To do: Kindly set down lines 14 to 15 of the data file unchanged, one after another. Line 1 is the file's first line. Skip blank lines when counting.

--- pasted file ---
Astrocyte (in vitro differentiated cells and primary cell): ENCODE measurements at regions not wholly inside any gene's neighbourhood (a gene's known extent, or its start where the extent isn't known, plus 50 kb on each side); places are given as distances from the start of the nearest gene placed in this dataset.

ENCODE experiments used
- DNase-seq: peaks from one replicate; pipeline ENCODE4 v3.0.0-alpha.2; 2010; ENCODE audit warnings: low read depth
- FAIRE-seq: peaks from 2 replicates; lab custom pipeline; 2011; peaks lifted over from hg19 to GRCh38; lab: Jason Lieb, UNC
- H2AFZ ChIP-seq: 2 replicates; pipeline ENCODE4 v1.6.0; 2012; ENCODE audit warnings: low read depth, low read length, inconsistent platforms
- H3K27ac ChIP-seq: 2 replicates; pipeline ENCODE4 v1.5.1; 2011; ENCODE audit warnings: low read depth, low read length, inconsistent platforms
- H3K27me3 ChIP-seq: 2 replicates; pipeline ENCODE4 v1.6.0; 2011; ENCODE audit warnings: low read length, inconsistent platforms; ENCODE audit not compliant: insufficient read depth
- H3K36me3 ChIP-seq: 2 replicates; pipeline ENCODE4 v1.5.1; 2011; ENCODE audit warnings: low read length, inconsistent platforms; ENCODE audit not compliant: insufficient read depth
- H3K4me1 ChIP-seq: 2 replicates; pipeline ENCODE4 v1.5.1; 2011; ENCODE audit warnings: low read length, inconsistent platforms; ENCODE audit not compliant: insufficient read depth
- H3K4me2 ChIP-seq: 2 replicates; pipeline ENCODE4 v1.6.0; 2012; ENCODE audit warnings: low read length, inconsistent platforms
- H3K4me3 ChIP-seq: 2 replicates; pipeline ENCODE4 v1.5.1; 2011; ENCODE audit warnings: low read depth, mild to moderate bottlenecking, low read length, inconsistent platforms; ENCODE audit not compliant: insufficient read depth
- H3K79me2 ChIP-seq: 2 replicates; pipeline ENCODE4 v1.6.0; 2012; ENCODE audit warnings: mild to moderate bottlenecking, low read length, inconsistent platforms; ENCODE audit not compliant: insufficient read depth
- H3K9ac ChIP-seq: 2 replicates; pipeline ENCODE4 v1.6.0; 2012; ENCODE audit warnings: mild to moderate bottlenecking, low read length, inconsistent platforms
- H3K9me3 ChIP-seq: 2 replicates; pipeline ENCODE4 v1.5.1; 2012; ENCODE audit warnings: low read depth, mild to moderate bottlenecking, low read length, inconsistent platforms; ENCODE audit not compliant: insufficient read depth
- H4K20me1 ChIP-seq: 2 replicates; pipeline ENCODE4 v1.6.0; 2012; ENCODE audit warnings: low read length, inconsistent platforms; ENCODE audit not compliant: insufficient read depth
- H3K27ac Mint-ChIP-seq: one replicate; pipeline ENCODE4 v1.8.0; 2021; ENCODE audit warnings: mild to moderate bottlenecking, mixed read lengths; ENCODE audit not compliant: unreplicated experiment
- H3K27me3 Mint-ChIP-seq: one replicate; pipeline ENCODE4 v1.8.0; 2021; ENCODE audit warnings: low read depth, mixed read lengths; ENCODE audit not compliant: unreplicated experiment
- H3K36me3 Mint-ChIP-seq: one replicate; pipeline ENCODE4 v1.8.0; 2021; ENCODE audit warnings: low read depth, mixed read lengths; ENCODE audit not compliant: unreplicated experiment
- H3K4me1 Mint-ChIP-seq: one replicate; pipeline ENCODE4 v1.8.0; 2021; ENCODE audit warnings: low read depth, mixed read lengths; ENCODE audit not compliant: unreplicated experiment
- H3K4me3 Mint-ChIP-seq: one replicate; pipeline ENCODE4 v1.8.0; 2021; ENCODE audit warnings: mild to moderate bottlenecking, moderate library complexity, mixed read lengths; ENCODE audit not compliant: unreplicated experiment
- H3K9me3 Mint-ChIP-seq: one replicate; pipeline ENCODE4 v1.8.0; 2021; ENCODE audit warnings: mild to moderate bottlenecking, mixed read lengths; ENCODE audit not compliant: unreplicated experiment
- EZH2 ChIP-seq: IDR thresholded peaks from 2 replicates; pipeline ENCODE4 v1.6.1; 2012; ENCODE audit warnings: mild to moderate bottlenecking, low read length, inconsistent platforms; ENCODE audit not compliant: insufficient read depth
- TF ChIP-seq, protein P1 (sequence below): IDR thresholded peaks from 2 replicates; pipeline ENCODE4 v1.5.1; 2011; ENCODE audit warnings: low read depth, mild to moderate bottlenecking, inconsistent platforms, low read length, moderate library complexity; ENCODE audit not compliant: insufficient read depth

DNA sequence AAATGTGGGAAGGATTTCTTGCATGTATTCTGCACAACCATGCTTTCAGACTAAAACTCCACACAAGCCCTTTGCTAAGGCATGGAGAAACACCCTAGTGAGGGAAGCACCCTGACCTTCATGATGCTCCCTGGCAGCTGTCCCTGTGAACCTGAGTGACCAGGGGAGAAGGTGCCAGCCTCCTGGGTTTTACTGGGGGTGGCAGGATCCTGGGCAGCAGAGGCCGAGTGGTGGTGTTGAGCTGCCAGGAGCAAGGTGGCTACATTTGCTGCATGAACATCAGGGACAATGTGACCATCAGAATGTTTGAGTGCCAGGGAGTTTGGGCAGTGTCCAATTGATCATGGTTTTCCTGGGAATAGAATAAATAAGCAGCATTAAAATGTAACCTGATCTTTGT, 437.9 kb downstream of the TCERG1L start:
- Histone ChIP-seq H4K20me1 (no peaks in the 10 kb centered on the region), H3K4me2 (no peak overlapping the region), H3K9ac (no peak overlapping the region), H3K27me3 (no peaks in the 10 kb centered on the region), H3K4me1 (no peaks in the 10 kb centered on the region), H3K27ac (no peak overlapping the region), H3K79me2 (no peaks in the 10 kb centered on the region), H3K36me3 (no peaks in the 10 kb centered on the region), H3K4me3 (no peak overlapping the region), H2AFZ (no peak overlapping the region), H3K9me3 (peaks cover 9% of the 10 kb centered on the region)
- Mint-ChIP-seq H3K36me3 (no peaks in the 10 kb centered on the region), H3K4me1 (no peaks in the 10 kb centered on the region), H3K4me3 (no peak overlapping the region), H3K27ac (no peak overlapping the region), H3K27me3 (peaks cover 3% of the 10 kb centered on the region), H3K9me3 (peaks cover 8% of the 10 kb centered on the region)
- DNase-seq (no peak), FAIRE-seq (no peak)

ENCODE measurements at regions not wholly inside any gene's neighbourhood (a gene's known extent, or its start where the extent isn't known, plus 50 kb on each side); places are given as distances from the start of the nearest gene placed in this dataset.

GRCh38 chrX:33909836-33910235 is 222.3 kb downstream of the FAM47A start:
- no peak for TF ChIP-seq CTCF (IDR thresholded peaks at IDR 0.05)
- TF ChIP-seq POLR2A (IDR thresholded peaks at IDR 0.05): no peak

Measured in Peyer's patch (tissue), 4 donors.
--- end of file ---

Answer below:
- H3K9me3 ChIP-seq: 2 replicates; pipeline ENCODE4 v1.5.1; 2012; ENCODE audit warnings: low read depth, mild to moderate bottlenecking, low read length, inconsistent platforms; ENCODE audit not compliant: insufficient read depth
- H4K20me1 ChIP-seq: 2 replicates; pipeline ENCODE4 v1.6.0; 2012; ENCODE audit warnings: low read length, inconsistent platforms; ENCODE audit not compliant: insufficient read depth